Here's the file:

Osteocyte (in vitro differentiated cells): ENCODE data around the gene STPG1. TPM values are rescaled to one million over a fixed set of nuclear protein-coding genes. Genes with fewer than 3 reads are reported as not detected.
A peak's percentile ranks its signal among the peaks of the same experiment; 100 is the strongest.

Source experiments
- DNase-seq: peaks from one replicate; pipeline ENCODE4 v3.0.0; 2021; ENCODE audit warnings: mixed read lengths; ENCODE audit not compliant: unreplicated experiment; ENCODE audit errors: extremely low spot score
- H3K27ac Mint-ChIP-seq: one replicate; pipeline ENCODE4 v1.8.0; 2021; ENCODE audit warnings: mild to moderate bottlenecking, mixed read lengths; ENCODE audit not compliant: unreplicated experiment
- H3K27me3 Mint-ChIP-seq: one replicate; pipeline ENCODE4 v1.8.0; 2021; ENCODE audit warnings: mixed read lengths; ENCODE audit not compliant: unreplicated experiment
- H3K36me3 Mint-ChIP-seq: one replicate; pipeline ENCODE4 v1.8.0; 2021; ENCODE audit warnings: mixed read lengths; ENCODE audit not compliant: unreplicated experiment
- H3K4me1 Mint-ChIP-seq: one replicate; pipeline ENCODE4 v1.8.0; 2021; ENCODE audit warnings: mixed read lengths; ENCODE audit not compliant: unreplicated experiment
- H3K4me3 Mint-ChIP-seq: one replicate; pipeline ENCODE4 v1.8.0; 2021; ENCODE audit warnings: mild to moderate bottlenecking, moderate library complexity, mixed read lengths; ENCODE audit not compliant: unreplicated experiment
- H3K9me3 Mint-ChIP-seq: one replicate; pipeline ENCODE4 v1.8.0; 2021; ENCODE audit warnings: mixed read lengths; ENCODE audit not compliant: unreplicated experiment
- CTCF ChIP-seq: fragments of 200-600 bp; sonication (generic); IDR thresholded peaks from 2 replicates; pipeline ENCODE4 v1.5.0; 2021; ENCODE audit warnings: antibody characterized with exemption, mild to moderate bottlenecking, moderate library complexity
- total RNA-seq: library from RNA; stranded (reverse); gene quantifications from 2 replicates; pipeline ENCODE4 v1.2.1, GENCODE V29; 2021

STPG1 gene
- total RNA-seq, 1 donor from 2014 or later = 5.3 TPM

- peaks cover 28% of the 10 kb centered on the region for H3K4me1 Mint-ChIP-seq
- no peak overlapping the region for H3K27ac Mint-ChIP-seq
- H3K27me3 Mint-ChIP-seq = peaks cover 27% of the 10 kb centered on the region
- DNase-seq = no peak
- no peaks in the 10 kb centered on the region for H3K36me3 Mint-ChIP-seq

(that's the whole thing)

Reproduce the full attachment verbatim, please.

Osteocyte (in vitro differentiated cells): ENCODE data around the gene STPG1. TPM values are rescaled to one million over a fixed set of nuclear protein-coding genes. Genes with fewer than 3 reads are reported as not detected.
A peak's percentile ranks its signal among the peaks of the same experiment; 100 is the strongest.

Source experiments
- DNase-seq: peaks from one replicate; pipeline ENCODE4 v3.0.0; 2021; ENCODE audit warnings: mixed read lengths; ENCODE audit not compliant: unreplicated experiment; ENCODE audit errors: extremely low spot score
- H3K27ac Mint-ChIP-seq: one replicate; pipeline ENCODE4 v1.8.0; 2021; ENCODE audit warnings: mild to moderate bottlenecking, mixed read lengths; ENCODE audit not compliant: unreplicated experiment
- H3K27me3 Mint-ChIP-seq: one replicate; pipeline ENCODE4 v1.8.0; 2021; ENCODE audit warnings: mixed read lengths; ENCODE audit not compliant: unreplicated experiment
- H3K36me3 Mint-ChIP-seq: one replicate; pipeline ENCODE4 v1.8.0; 2021; ENCODE audit warnings: mixed read lengths; ENCODE audit not compliant: unreplicated experiment
- H3K4me1 Mint-ChIP-seq: one replicate; pipeline ENCODE4 v1.8.0; 2021; ENCODE audit warnings: mixed read lengths; ENCODE audit not compliant: unreplicated experiment
- H3K4me3 Mint-ChIP-seq: one replicate; pipeline ENCODE4 v1.8.0; 2021; ENCODE audit warnings: mild to moderate bottlenecking, moderate library complexity, mixed read lengths; ENCODE audit not compliant: unreplicated experiment
- H3K9me3 Mint-ChIP-seq: one replicate; pipeline ENCODE4 v1.8.0; 2021; ENCODE audit warnings: mixed read lengths; ENCODE audit not compliant: unreplicated experiment
- CTCF ChIP-seq: fragments of 200-600 bp; sonication (generic); IDR thresholded peaks from 2 replicates; pipeline ENCODE4 v1.5.0; 2021; ENCODE audit warnings: antibody characterized with exemption, mild to moderate bottlenecking, moderate library complexity
- total RNA-seq: library from RNA; stranded (reverse); gene quantifications from 2 replicates; pipeline ENCODE4 v1.2.1, GENCODE V29; 2021

STPG1 gene
- total RNA-seq, 1 donor from 2014 or later = 5.3 TPM

- peaks cover 28% of the 10 kb centered on the region for H3K4me1 Mint-ChIP-seq
- no peak overlapping the region for H3K27ac Mint-ChIP-seq
- H3K27me3 Mint-ChIP-seq = peaks cover 27% of the 10 kb centered on the region
- DNase-seq = no peak
- no peaks in the 10 kb centered on the region for H3K36me3 Mint-ChIP-seq